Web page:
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December 1972

The Rubinstein-Taybi Syndrome: A Clinical and Muscle Electron Microscopic Study

Author Affiliations

Beirut, Lebanon
From the departments of pediatrics (Drs. Der Kaloustian and Sinno) and human morphology (Dr. Afifi and Ms. Mire), American University of Beirut, School of Medicine, Beirut, Lebanon.

Am J Dis Child. 1972;124(6):897-902. doi:10.1001/archpedi.1972.02110180099014

Two siblings, a girl and a boy, of consanguineous parents were thought to have the Rubinstein-Taybi syndrome. They have mental, motor, and growth retardation, microcephaly, "odd" but characteristic facial features, ocular abnormalities, and high arched palate. The boy has cryptorchidism. Broad thumbs and first toes described in all previously reported cases are absent clinically and are questionable radiologically. Findings of broad thumbs and first toes should not be considered essential for diagnosis.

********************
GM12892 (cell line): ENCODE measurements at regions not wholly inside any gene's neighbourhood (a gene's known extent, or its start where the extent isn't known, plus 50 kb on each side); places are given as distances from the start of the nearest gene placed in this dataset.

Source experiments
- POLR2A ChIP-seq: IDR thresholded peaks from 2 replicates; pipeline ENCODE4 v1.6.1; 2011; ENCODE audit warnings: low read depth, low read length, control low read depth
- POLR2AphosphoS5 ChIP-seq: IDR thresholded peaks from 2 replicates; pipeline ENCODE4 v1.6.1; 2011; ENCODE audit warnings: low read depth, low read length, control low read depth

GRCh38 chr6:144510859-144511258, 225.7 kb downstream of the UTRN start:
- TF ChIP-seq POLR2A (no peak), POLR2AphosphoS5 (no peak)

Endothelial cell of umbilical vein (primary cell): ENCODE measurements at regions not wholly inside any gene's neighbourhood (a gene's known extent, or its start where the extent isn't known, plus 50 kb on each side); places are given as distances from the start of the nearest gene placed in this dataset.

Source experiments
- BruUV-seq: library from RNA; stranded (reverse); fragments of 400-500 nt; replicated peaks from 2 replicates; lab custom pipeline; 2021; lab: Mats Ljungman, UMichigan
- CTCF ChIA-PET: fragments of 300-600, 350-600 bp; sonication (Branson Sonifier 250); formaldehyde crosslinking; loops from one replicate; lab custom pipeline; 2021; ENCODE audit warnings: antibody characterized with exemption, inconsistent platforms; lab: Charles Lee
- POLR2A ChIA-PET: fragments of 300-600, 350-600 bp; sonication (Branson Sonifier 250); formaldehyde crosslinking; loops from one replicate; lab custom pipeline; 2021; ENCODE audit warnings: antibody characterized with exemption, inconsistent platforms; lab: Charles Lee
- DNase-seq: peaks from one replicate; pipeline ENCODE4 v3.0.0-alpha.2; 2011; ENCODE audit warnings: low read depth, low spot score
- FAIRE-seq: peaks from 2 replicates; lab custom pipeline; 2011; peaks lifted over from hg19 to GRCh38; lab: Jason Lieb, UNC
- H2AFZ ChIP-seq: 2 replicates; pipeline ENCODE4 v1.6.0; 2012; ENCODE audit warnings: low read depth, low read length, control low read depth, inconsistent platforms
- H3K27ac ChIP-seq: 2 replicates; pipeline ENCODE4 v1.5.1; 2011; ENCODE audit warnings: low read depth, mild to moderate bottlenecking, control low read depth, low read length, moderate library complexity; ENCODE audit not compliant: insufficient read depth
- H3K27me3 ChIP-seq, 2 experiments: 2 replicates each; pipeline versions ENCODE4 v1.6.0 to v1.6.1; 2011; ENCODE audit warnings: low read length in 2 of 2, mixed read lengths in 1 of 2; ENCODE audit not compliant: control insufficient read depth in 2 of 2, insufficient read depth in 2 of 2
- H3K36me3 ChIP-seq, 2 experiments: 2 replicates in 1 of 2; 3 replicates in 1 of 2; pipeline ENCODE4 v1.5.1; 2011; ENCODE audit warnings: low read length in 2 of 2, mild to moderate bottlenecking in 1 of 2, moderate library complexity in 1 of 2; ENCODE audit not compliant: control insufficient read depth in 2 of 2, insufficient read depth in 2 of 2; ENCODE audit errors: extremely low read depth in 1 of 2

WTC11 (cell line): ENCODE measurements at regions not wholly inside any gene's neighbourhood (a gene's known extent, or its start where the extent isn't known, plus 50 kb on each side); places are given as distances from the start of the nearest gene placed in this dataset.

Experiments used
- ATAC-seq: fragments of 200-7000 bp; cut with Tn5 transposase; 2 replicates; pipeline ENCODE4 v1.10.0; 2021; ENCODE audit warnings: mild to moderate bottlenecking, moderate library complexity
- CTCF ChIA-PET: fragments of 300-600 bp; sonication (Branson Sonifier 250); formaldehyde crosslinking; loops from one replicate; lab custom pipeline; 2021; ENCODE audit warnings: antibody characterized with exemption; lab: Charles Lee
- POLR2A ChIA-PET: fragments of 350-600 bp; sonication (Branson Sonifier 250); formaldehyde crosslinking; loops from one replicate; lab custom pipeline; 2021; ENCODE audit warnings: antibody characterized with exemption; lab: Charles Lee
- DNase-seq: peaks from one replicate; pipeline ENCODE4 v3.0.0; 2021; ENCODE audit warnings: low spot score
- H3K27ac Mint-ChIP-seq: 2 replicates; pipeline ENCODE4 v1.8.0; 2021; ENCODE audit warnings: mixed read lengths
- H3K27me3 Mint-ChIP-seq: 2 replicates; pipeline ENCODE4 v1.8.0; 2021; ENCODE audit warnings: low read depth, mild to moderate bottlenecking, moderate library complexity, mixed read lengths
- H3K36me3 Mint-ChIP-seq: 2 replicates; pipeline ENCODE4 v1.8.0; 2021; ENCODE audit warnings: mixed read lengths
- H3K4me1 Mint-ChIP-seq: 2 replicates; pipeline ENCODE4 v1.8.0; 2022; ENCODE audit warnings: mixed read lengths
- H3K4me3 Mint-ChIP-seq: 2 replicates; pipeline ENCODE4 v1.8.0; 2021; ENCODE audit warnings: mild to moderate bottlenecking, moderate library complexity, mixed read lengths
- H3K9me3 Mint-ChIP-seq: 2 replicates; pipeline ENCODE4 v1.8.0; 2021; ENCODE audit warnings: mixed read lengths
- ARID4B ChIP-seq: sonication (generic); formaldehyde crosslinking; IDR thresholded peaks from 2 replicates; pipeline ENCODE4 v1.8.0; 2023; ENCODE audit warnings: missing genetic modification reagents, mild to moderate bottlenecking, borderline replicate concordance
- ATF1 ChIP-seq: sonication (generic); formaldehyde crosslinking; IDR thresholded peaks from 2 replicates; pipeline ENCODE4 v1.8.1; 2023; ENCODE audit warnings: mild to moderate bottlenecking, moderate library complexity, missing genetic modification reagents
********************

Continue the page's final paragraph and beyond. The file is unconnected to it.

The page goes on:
Cause of the syndrome is unknown. Because it occurs in siblings of closely consanguineous parents, genetic cause is suggested. Autosomal recessive inheritance pattern is favored.

Conventional light microscopy and high resolution light microscopy of muscle revealed denervation atrophy. Electron microscopy revealed changes in glycogen, sarcoplasmic reticulum profile, contractile apparatus, and intramuscular nerves. These are not yet reported in this syndrome.

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